‘Only you and I both know it’s never that simple. Not in politics and not in life, but you wouldn’t believe the worst without evidence, would you? You wouldn’t rush to judgement without facts, would you?’
He adds – in a clear allusion to House of Cards, which killed Underwood off when allegations first surfaced last year about predatory behavior towards younger men – that ’if you and I’ve learned nothing else these past years, it’s that in life and art, nothing should be off the table … I can promise you this: If I didn’t pay the price for the things we both know I did do, I’m certainly not gonna pay the price for the things I didn’t do.’
He adds: ‘Well, of course they’re gonna say I’m being disrespectful not playing by the rules, like I ever played by anyone’s rules. But I never did and you loved it anyhow – despite all the animosity, the headlines, the impeachment without a trial, despite everything. Despite even my own death. I feel surprisingly good and my confidence grows each day that soon enough you will know the full truth.’
But whatever the fate and the crimes of Spacey’s characters, dozens of alleged victims claim that their personal ‘full truth’ puts blame on the actor. In the felony charge case, the teenage victim in question is the son of local news anchor Heather Unruh, who has openly claimed that in 2016 Spacey repeatedly stuck his hand down the pants of her 18-year-old child, who escaped only when the actor went to the bathroom and another woman in the bar said: ‘Run!’
Spacey, pictured right in 1995 film Usual Suspects won an Oscar for his portrayal of conman Keyser Soze, or Roger ‘Verbal’ Kint – a cunning character with memorable swathes of monologue throughout the movie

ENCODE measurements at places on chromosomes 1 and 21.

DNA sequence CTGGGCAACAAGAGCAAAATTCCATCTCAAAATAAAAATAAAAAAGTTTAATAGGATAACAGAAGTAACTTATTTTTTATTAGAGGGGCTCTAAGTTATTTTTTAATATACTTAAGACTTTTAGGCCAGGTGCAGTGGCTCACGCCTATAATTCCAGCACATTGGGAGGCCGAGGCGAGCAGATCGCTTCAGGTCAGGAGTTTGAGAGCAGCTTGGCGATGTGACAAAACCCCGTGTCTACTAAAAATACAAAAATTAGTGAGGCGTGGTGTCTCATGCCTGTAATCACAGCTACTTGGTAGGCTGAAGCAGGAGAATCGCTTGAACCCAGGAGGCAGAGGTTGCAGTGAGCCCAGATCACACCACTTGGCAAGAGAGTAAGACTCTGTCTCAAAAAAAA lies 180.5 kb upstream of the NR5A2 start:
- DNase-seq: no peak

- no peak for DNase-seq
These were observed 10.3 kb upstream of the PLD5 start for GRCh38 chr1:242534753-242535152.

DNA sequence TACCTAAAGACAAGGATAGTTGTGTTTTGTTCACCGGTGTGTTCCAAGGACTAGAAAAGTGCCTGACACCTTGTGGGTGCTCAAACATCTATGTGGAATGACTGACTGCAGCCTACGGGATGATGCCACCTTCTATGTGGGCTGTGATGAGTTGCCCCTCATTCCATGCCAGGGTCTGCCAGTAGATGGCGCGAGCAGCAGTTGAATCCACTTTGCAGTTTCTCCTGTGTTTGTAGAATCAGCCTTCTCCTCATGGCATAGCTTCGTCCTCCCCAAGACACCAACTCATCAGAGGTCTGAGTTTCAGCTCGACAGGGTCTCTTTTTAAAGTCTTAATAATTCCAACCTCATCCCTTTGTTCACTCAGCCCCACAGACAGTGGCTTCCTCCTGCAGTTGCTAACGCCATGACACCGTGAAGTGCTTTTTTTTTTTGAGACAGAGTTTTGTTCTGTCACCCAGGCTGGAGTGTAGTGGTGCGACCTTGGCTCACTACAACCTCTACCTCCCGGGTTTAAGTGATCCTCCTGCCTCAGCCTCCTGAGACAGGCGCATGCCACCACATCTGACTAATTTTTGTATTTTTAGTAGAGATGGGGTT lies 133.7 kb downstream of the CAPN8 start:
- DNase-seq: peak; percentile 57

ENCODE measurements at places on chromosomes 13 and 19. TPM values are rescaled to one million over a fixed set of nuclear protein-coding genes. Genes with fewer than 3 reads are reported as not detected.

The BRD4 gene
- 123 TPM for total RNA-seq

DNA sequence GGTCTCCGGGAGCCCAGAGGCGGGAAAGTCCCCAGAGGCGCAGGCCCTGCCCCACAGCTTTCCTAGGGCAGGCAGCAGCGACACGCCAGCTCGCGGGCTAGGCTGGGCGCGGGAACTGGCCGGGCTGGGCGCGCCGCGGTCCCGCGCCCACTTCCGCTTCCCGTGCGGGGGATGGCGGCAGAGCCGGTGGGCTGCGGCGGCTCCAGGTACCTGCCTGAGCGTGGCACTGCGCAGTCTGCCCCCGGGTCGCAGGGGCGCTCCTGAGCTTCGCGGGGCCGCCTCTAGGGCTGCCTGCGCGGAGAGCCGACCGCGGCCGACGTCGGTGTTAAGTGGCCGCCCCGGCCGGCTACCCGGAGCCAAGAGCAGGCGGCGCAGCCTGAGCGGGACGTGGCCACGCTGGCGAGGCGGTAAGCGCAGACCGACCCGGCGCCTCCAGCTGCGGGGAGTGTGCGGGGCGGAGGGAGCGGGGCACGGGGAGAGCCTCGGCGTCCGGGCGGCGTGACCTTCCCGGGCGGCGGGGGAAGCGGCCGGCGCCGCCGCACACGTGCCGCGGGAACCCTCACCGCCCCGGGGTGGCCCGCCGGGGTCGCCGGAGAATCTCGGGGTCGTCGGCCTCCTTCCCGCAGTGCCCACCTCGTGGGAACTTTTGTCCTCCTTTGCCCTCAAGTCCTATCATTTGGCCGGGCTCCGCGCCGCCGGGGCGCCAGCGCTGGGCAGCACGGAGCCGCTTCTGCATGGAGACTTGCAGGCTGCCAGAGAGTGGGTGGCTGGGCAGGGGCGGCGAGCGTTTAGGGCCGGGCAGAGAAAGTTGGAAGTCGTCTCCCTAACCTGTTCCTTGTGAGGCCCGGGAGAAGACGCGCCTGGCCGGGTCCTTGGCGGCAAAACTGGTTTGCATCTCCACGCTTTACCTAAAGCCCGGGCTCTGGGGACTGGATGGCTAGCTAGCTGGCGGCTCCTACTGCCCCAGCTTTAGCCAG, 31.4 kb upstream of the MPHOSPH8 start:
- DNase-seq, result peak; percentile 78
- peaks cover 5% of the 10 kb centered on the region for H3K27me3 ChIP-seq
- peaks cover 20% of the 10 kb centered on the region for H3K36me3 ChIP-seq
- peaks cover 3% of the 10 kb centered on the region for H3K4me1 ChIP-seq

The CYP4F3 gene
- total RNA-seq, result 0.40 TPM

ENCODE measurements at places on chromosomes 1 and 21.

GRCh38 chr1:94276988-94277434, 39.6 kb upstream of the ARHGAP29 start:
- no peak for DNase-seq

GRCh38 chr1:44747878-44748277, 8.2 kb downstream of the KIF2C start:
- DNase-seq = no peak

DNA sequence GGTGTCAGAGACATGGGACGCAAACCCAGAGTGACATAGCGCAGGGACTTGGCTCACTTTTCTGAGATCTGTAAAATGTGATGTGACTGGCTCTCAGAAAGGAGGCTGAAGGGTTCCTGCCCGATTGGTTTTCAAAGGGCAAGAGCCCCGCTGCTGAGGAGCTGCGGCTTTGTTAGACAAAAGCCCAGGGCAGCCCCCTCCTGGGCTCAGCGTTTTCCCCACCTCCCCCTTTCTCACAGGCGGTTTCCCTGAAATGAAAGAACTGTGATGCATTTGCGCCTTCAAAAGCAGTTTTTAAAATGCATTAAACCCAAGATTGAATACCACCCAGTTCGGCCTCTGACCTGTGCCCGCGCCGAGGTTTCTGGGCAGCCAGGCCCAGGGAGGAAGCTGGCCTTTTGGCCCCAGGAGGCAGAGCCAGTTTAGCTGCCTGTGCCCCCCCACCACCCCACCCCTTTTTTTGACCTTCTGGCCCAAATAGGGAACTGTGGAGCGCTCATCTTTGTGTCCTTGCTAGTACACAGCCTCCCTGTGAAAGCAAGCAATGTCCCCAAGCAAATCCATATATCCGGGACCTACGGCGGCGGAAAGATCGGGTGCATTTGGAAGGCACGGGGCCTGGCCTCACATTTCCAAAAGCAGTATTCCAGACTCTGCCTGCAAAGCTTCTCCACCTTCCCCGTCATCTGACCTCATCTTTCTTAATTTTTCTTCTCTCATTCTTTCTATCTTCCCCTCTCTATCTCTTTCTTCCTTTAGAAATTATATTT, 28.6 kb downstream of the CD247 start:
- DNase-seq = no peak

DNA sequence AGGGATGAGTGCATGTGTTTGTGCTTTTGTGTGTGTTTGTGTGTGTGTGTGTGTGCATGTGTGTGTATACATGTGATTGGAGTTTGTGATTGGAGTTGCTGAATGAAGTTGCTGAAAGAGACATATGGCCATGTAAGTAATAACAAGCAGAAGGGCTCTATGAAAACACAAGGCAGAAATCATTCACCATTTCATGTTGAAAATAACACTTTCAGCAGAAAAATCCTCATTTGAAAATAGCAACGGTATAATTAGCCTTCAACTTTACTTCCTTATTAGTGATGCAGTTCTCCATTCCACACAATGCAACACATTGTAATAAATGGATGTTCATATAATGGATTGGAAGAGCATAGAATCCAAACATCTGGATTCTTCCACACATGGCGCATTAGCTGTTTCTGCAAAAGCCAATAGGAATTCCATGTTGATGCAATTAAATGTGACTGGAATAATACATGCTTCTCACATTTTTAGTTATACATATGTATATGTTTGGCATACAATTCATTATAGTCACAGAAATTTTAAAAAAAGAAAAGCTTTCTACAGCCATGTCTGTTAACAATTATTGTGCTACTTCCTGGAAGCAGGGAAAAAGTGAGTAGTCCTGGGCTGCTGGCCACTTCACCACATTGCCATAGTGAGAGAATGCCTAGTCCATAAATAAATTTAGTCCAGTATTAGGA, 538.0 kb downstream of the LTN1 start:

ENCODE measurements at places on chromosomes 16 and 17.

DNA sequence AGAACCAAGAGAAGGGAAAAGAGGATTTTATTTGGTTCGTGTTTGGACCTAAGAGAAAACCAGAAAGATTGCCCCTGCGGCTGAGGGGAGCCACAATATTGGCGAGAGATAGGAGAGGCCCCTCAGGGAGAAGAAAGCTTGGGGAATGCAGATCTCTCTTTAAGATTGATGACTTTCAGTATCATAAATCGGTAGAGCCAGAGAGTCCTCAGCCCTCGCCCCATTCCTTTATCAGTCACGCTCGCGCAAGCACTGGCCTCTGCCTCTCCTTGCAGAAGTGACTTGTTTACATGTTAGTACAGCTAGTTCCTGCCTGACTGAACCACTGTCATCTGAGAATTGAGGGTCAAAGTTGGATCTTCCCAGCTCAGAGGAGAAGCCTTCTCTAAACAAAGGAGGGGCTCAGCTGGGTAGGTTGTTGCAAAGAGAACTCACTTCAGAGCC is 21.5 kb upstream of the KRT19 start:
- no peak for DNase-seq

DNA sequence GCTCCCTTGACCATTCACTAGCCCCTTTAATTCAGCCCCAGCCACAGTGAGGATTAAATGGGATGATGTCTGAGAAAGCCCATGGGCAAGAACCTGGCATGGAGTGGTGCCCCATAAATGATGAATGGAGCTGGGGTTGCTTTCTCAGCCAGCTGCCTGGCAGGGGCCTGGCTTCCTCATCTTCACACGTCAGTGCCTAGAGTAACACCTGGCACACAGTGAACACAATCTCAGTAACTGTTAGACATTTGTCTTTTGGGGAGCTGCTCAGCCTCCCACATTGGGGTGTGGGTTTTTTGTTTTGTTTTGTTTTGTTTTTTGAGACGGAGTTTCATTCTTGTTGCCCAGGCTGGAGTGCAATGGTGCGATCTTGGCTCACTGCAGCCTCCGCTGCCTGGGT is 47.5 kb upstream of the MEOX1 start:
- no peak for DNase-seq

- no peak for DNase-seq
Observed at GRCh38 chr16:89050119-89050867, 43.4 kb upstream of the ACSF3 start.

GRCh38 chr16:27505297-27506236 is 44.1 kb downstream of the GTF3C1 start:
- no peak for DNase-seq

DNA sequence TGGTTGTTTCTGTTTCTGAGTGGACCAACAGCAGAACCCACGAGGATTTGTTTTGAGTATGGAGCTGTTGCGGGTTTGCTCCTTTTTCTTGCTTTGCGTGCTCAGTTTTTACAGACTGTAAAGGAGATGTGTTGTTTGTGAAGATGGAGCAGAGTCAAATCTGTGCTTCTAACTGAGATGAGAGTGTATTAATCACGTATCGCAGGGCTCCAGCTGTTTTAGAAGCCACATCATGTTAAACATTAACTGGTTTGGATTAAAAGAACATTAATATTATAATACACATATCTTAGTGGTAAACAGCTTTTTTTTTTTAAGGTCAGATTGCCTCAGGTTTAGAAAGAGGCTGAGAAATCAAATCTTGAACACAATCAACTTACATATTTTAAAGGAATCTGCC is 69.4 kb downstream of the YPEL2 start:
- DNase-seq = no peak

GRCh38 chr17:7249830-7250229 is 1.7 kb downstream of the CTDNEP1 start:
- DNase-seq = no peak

In 1995’s Se7en, he starred alongside Brad Pitt and Morgan Freeman as serial killer John Doe, whose fascination with the seven deadly sins drives him to unspeakable crimes – and he even beheads a pregnant woman
Spacey’s character in American Beauty, Lester Burnham, is more morally complex but becomes involved with his daughter’s teenage friend; though Lester suffers a tragic end, his message at the end of the film is more uplifting as he says: ‘I can’t feel anything but gratitude for every single moment of my stupid little life’
The teenager told his sister and then his mother, who has been unwaveringly resolute about her thoughts on what happened. ‘I want to see Kevin Spacey go to jail. I want to see Kevin Spacey see the hand of justice come down on him – not just for my son, but every victim who speaks the truth.’
Spacey – who was first accused publicly of sexual assault by actor Anthony Rapp in October 2017, stemming from a 1986 incident, when Rapp was just 14 – had virtually disappeared after he released a statement on the matter, which in its own right left much to be desired for many people.
Beginning by saying he had ‘a lot of respect and admiration’ for Rapp, he continued: ‘If I did behave as he describes, I owe him the sincerest apology for what would have been deeply in appropriate drunken behavior, and I am sorry for the feelings he describes having carried with him all these years.
‘This story has encouraged me to address other things about my life. I know that there are stories out there about me and that some have been fueled by the fact that I have been so protective of my privacy. As those closest to me know, in my life I have had relationships with both men and women. I have loved and had romantic encounters with men throughout my life, and I choose now to live as a gay man. I want to deal with this honestly and openly and that starts with examining my own behaviour.’
Spacey followed his statement with a stint at celebrity rehab clinic The Meadows, alongside Harvey Weinstein, thought the actor checked out early. It was too little, too late, in the eyes of many – as summed up by his estranged brother last month.